Priff:
I left a boring 7-4 office job in IT, support mostly. I couldn’t stand sitting inside and dealing with angry people all day.
I’m currently an Arborist, I climb trees with a chainsaw for a living, I have my own company, plan my own time and I haven’t been this happy in all the time I had a “regular” job. I also make more money and have much more free time, and because I work outside and get plenty of excercise I’m healthier and more fit than I’ve been ever before too.


poeslugia:
I left years of corporate customer service jobs to work with animals at Petsmart, my pay cut was HUGE, but my happiness was 10 fold. So rewarding. You can’t have a bad day if you get kisses from puppies and kittens.


taint_a_chode:
I had a soul-crushing cubicle job in my 20s. Absolute hell. I used to think about just driving off the road and killing myself while driving to work. Not out of hate, just straight apathy. When I realized that was what I was thinking, I gave my notice, and drove a big rig all over the US for a year and a half while I figured out what I wanted to do. Best thing that I could have done. That was almost two decades ago. Taught me to never feel trapped, or if I do feel trapped, it’s because I’m being a pussy.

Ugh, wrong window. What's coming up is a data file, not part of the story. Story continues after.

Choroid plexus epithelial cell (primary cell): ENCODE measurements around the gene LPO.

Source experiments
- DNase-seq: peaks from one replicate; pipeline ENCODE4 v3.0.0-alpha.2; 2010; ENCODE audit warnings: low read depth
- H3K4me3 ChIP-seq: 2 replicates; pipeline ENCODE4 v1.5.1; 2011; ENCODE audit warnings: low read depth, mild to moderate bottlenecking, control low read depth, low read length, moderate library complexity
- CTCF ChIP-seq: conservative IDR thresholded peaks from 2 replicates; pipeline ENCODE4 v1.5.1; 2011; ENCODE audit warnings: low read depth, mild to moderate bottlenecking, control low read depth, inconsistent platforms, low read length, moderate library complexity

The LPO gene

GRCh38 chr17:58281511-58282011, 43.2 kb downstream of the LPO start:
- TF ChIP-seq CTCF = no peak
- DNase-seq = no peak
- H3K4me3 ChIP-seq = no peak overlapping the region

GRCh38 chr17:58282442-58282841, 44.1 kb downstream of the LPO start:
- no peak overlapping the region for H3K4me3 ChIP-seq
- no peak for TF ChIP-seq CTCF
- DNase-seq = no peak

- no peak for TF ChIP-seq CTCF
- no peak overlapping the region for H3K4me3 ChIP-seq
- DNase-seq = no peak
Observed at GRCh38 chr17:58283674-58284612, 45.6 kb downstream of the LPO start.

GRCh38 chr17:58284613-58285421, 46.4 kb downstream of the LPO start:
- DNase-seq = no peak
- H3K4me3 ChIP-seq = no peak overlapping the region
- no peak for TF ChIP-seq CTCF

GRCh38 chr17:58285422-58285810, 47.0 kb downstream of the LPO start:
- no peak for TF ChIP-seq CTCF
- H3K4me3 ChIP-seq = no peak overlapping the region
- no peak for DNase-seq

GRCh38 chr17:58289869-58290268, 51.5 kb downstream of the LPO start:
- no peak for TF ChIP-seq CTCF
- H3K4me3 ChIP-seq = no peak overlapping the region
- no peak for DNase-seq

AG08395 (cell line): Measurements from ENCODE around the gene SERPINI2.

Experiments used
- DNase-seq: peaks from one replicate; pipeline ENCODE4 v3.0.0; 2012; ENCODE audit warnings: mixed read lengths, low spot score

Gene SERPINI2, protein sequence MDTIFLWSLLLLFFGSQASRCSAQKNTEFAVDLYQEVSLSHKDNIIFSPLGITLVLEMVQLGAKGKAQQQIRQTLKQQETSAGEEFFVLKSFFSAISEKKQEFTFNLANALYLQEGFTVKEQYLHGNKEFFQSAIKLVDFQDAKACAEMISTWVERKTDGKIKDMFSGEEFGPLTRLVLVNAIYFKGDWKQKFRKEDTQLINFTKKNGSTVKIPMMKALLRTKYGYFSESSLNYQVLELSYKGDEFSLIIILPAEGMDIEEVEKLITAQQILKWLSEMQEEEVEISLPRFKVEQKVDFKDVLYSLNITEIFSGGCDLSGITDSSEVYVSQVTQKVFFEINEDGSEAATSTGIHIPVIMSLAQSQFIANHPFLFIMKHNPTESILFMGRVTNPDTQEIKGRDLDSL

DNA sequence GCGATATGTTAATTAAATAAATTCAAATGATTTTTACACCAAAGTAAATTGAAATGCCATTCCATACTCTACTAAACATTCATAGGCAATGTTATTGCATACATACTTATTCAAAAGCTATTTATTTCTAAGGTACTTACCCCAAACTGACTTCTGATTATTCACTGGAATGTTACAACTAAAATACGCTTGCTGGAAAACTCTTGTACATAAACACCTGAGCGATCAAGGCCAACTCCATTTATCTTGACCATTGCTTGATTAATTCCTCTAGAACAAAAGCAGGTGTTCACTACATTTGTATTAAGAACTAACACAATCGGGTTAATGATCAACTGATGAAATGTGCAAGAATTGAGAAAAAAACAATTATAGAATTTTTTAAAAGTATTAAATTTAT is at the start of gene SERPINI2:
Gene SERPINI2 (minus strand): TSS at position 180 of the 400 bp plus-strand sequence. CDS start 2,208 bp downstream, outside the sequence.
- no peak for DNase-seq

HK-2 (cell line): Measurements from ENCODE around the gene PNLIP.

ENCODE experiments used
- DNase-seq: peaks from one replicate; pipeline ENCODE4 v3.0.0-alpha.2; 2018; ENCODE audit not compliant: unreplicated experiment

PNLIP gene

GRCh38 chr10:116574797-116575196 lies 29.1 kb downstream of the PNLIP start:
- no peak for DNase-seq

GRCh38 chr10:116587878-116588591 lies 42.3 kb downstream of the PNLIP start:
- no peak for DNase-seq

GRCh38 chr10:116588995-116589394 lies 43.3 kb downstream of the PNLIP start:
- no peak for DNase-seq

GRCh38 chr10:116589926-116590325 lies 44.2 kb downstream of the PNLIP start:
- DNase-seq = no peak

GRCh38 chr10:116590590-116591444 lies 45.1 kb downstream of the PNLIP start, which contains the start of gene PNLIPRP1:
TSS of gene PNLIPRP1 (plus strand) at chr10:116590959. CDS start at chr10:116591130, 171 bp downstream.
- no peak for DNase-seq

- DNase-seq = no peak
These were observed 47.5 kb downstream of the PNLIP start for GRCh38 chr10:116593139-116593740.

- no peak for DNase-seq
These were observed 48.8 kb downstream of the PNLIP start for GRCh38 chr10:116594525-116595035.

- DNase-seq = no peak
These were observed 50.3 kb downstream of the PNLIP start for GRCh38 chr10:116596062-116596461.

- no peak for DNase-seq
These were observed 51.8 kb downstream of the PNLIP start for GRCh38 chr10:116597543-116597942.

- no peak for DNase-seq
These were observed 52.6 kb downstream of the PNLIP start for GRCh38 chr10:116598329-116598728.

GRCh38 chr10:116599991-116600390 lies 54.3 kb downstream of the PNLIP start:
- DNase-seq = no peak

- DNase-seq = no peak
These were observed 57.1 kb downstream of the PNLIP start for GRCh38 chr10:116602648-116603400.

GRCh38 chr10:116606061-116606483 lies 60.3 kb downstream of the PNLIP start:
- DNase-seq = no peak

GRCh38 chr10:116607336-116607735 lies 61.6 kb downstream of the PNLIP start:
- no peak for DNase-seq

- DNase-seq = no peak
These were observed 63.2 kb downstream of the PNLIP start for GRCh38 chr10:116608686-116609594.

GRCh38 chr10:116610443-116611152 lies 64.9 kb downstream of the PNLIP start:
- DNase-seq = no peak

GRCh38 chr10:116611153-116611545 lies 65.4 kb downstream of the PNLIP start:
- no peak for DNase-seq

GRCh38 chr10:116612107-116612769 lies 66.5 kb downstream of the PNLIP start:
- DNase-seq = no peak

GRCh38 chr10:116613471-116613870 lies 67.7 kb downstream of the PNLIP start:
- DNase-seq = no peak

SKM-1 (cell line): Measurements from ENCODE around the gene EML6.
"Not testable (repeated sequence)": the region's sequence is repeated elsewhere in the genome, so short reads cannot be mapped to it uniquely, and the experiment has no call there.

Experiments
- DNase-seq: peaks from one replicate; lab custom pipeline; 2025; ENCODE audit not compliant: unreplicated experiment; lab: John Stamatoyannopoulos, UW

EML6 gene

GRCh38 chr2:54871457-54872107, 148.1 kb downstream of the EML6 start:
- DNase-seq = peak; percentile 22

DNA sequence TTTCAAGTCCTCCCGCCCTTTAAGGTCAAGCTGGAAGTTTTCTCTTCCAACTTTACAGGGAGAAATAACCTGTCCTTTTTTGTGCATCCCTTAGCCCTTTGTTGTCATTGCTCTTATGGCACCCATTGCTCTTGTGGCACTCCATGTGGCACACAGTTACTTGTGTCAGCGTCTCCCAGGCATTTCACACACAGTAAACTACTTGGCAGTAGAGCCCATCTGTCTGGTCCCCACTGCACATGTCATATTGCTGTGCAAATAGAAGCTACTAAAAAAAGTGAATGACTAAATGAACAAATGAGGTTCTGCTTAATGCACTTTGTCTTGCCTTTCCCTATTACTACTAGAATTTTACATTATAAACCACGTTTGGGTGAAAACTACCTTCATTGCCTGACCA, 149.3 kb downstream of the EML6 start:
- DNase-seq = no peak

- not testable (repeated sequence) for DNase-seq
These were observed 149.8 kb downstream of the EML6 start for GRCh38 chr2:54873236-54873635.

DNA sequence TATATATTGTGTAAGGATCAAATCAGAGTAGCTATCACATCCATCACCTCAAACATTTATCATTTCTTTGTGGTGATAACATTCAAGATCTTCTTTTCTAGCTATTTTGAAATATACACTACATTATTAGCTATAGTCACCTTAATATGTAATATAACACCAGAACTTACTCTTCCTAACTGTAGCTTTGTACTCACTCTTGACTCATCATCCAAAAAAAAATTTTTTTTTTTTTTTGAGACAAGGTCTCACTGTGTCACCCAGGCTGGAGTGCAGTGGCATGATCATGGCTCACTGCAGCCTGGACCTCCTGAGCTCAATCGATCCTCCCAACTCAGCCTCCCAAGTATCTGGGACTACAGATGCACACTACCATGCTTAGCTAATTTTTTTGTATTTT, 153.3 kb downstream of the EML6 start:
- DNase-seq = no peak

AntonyLoveless:
I left a job in the City of London, with a telephone number salary and associated lifestyle, to follow my dream and become a writer.
I’d spent ten years working as an investment broker and management consultant for a large city firm and, for the last 18 months, had come to the realisation that I had lost belief in what I was doing. I felt shallow and started to despise everything about the world in which I existed. One day, I handed my notice in and walked away. It was a risky move as I only had enough money saved to last me a year.
I knew within six weeks that I had made the right decision. The stress evaporated and I became a different person, but I found meaning and great enjoyment in what I was doing. I had a slow start, but it snowballed and, as a journalist and author, I have learned and experienced things that no amount of money or status could have brought me.
Fifteen years on, I have no regrets other than wishing I’d made the change sooner. My friends tell me that I’m a nicer and more grounded person, and
TL;DR: City banker swapped earning great money, and a shallow existence, for a poorer paying career but a much richer and more fulfilling life.


ScruffsMcGuff: